The state of Meteor and AWS S3 file upload?


#1

I’m working on a file-upload heavy app, and for the past few weeks I’ve tried a couple times to set that part of the app up, without success. I will say I am a novice with files and AWS alike, so maybe I’m just making bad calls, but it seems like this is excessively complicated and/or unsupported at the moment.

I will be handling very sensitive data from our clients, and I’d like to have high security along with performance and reliability, hence my choice for AWS S3, which also keeps the cost down, compared to pricey mongoDB storage.

I’ve looked at the following packages:

  • CollectionFS: has an s3 adapter, that hasn’t been updated since 2014
  • Meteor Slingshot: No update since May 2016
  • Veliov/Meteor Files: Uses knox for the upload, which is outdated and no longer maintained.

Veliov’s package is probably the most promising, as they are planning to use EvaporateJS to replace knox. After several days of playing with a super basic file upload from EvaporateJS, I’m still failing, I have no clue where to start.

Is anyone successfully uploading files to S3 in their apps, and can help me out with this? Or is there another good production-ready solution?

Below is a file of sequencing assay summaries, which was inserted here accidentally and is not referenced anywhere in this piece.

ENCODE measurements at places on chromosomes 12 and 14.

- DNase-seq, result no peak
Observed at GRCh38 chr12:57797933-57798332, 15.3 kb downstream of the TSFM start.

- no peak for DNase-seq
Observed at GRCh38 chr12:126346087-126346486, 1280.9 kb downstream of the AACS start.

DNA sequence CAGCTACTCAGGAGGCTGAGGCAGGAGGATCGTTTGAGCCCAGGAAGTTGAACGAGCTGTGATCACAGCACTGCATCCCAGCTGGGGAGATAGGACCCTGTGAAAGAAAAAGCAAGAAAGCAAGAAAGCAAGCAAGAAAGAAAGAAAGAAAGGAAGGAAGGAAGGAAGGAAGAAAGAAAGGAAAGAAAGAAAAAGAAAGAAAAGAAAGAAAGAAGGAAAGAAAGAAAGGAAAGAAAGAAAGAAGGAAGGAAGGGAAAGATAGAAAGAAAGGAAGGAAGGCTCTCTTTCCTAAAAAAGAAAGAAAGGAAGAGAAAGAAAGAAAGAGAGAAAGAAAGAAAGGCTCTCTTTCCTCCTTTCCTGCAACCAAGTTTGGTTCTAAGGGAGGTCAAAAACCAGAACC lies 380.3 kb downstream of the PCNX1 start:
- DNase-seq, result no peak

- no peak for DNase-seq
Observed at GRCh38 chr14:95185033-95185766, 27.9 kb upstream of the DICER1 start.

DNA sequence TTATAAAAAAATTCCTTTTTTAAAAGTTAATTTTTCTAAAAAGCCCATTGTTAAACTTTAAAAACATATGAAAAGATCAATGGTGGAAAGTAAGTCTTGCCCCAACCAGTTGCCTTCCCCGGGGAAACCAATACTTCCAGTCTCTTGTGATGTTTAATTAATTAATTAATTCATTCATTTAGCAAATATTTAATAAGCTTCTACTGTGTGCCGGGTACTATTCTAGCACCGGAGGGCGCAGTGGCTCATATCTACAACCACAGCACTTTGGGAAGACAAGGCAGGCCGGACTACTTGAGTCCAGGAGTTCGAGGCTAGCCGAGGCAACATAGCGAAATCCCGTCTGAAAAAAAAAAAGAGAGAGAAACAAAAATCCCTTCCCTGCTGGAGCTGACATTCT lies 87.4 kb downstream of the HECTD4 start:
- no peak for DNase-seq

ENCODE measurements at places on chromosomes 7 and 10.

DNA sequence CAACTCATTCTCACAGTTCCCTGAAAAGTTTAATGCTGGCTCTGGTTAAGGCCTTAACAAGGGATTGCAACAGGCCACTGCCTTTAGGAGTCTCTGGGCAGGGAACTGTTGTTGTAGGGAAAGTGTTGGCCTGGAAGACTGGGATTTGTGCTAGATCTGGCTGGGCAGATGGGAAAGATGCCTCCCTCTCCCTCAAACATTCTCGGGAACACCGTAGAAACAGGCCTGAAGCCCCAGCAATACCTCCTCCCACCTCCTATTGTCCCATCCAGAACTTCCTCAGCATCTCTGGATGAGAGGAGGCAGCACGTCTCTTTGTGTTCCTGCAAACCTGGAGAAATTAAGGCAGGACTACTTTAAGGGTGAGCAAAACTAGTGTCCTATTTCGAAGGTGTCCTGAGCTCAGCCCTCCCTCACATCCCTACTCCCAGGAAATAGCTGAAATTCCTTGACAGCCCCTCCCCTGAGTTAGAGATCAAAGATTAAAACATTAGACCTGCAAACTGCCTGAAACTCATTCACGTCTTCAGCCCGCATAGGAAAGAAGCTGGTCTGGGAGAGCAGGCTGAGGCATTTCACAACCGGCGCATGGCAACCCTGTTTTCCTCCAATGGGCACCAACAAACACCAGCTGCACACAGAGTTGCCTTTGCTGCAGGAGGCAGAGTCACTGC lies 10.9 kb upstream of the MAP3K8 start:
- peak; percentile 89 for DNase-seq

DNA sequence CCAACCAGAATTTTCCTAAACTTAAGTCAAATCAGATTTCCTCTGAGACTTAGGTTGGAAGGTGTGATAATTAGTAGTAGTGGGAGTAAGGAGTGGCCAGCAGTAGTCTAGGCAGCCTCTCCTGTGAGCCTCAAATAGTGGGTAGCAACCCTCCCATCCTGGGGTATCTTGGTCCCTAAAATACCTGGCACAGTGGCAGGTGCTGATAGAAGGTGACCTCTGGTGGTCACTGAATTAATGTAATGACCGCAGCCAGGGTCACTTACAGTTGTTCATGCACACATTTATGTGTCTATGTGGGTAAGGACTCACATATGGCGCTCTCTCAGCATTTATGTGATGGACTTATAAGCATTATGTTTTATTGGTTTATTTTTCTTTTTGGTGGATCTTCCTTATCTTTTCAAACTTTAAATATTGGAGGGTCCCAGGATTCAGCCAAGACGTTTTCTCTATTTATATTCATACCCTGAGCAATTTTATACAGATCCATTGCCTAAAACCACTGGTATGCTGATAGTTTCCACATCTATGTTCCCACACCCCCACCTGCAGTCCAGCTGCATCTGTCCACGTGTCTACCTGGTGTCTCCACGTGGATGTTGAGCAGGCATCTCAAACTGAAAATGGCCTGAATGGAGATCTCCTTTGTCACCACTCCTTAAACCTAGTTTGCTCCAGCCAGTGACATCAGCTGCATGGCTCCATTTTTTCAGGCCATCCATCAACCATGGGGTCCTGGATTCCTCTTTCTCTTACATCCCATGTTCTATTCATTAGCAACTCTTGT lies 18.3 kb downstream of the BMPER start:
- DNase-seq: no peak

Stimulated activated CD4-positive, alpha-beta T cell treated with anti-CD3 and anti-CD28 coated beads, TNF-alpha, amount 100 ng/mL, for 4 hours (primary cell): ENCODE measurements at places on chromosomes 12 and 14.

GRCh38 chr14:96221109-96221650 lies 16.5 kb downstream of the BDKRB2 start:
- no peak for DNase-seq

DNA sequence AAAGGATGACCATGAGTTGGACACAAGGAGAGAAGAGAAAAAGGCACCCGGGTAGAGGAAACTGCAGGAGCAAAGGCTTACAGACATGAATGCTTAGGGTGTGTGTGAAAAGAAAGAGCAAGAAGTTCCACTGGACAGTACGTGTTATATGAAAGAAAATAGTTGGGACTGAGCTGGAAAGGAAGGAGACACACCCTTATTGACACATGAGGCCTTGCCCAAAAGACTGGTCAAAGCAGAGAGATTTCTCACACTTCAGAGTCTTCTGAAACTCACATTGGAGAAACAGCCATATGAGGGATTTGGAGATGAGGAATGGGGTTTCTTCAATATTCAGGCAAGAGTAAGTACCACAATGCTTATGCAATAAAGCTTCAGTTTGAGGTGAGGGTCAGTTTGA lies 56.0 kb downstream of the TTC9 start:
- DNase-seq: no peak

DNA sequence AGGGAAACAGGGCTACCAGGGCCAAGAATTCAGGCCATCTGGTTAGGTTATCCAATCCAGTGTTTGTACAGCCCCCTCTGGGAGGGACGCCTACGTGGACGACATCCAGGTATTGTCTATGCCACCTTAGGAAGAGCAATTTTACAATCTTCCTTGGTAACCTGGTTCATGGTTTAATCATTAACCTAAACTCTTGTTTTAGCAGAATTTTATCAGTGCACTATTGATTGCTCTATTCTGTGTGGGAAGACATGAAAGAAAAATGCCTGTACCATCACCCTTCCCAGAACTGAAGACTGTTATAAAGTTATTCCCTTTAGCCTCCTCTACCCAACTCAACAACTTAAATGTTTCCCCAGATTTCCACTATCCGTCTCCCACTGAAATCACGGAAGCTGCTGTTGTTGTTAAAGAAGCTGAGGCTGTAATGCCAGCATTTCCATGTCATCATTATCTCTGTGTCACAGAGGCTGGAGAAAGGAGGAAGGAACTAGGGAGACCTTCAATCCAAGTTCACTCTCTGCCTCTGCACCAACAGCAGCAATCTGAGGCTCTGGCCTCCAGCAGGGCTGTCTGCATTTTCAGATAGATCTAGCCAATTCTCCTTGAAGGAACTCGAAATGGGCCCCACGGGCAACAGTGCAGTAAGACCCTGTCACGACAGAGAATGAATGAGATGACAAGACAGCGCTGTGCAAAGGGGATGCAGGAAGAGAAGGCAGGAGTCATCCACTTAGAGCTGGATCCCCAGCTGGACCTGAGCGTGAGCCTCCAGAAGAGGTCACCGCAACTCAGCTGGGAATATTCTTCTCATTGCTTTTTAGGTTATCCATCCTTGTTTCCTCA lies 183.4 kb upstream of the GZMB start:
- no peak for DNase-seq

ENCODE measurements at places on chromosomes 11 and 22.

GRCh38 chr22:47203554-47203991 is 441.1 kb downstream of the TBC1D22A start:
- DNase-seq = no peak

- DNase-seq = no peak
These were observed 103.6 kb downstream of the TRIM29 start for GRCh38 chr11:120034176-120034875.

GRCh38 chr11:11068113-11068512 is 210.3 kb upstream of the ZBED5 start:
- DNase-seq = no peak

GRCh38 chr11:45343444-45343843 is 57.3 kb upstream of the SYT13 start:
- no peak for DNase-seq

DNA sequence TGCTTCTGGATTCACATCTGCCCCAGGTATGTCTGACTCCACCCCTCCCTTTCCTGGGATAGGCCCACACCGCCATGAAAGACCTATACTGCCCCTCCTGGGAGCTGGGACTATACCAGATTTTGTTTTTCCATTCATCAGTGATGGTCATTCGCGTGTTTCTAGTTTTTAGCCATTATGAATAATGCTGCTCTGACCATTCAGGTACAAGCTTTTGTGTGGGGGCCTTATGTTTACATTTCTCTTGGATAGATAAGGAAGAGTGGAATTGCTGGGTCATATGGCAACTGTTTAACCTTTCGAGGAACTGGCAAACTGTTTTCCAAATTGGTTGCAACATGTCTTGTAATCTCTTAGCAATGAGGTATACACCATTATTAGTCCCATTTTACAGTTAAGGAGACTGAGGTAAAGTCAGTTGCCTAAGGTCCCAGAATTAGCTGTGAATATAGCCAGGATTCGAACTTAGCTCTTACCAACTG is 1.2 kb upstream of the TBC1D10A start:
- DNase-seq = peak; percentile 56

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#2

We do all the time with Slingshot. Go with slingshot. There’s not been many updates because it’s mature and stable, and does what it needs to do. There are pretty good examples scattered around the internet; and we’ve gotten it to work on both desktop and mobile, with camera and photo library, movie files, etc…


#3

It is such a critical part of my app, I’m hesitant to use packages that seem to not be maintained, even the issue tracker of meteor-slingshot looks dead, and the company edgee.com’s website is down.

With meteor changing so much in the past months, I’m not sure it’s wise to rely on it?


#4

I recently used https://github.com/Lepozepo/S3, it worked well and was integrated in our app in under an hour.


#5

Thanks for your suggestion, Lepozepo’s package doesn’t seem to have much security built-in, to manage file access for each user, or various roles, such as admin users. Plus, it’s built on knox, which as I mentioned, is no maintained anymore.

But if my only worry was to simply get files up on amazon S3, I’d have achieved it already :slight_smile:


#6

I’m using Slingshot without any troubles and can recommend it. I’m still on Meteor 1.2, though, so I don’t know if everything still works in Meteor 1.4. But I doubt things have changed that much.

CollectionFS has been abandoned by the dev team long ago. It was a nice concept, but probably a bit over-engineered. So they dropped it.

You could also use an npm based standard S3 connector, that may be the safe path. But Slingshot is quite nice since it does not require server roundtrips. Data is sent directly from the client to S3.


#7

I’m also using Slingshot for quite some time without any problem. If you need to process files after they are uploaded, use amazon lambda with a hook on s3 PUT.


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#8

+1 for Slingshot, and I have tried all the previous solutions :stuck_out_tongue:

Since it’s quite stable, I just copied the package to my local code and modified a few small things to meet my needs.


#9

+1 for slingshot. Using it on both mobile and web for photo uploading in 1.4


#10